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The Tragedy of the Budget Deal | Kondracke
Posted at 4:43 p.m. on Dec. 9, 2013
House Budget Committee Chairman Paul Ryan, R-Wis., and Senate Budget Chairwoman Patty Murray, D-Wash., are grown-ups, and it looks as though they are reaching a deal to avoid another government shutdown crisis — provided superpartisans don’t block it.
That said, it’s sad — and bad for the country — that the best they could do was avoid immediate disaster. What they could not do, apparently, is make the slightest dent in the long-term disaster that the federal debt represents.
If the Washington Post lead story Monday is right, their deal will also — to their credit — partially repeal the budget sequester that is strangling federal agencies and give them slightly more money to spend in fiscal 2014 and 2015.
It’s not clear, but one hopes they will also provide Cabinet officers with the ability to move money around and not continue having to slash every program across the board.
But it’s a grave disappointment that they could not even begin to shave the government’s $17.6 trillion national debt — more than 100 percent of GDP, now higher than at any time since World War II.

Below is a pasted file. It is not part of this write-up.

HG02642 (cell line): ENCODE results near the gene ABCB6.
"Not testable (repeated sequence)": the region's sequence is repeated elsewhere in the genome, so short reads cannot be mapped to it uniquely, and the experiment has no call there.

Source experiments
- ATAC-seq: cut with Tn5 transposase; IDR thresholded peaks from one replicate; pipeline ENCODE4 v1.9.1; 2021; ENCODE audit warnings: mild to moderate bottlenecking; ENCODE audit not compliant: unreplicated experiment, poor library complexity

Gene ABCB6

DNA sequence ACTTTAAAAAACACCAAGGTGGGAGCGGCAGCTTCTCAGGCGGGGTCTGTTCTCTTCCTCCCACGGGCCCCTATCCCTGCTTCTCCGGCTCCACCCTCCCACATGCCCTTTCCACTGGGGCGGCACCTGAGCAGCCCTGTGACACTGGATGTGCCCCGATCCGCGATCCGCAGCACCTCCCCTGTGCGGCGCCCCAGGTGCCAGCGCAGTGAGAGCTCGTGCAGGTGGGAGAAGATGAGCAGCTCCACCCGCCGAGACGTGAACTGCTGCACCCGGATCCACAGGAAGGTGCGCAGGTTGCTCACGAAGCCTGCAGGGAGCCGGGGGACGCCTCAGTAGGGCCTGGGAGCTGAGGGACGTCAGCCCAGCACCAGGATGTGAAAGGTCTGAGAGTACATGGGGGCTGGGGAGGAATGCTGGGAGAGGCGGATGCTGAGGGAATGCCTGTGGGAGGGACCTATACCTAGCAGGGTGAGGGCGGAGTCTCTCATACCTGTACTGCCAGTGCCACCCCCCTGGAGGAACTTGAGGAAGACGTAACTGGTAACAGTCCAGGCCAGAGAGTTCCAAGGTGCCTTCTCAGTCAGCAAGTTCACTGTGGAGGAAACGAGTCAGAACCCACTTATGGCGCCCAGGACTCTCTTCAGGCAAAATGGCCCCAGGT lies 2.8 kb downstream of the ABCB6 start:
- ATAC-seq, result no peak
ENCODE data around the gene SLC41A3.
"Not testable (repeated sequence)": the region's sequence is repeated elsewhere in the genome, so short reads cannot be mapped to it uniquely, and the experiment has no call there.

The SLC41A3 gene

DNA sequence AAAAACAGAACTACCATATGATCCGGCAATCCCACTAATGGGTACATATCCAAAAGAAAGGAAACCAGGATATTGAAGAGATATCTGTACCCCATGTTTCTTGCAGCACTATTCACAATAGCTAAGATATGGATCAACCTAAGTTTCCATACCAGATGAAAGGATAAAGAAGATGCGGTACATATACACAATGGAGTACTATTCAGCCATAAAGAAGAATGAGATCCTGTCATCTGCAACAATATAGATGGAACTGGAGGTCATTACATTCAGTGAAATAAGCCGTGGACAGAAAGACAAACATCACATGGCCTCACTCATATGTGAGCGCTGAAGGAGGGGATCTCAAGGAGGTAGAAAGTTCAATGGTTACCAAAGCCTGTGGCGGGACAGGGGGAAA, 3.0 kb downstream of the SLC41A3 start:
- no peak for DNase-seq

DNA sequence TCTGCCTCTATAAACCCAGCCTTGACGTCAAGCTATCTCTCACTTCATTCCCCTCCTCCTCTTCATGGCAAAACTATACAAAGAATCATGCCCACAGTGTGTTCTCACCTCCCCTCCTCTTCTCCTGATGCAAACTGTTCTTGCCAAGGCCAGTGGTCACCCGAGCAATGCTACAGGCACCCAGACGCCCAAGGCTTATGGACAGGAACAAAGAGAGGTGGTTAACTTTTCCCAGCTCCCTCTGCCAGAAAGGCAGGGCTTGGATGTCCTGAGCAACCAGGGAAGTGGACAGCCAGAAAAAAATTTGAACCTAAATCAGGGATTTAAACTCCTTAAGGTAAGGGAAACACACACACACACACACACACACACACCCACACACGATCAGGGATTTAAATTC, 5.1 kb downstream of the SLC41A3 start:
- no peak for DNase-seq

Because Congress is so polarized, Ryan and Murray evidently didn’t even take a stab at doing what everyone knows needs to be done to address the debt: reform taxes, raise revenue and reform entitlements, gradually diminishing benefits.
Another Post piece, the latest brilliant column by Robert Samuelson, outlines the consequence: Social Security, Medicare and Medicaid — programs heavily for the retired — now account for 44 percent of all federal spending and will keep growing, at the expense of programs benefiting young people.
Safety net programs for the aged have reduced their poverty level to 9 percent, but the poverty rate is 20 percent for those under 18.
What’s going on is generational reverse Robin Hoodism, and both parties are enabling it as though they were the Sheriff of Nottingham.
Ryan and Murray know full well what’s going on. That they did nothing about it — or even try — is a tragedy.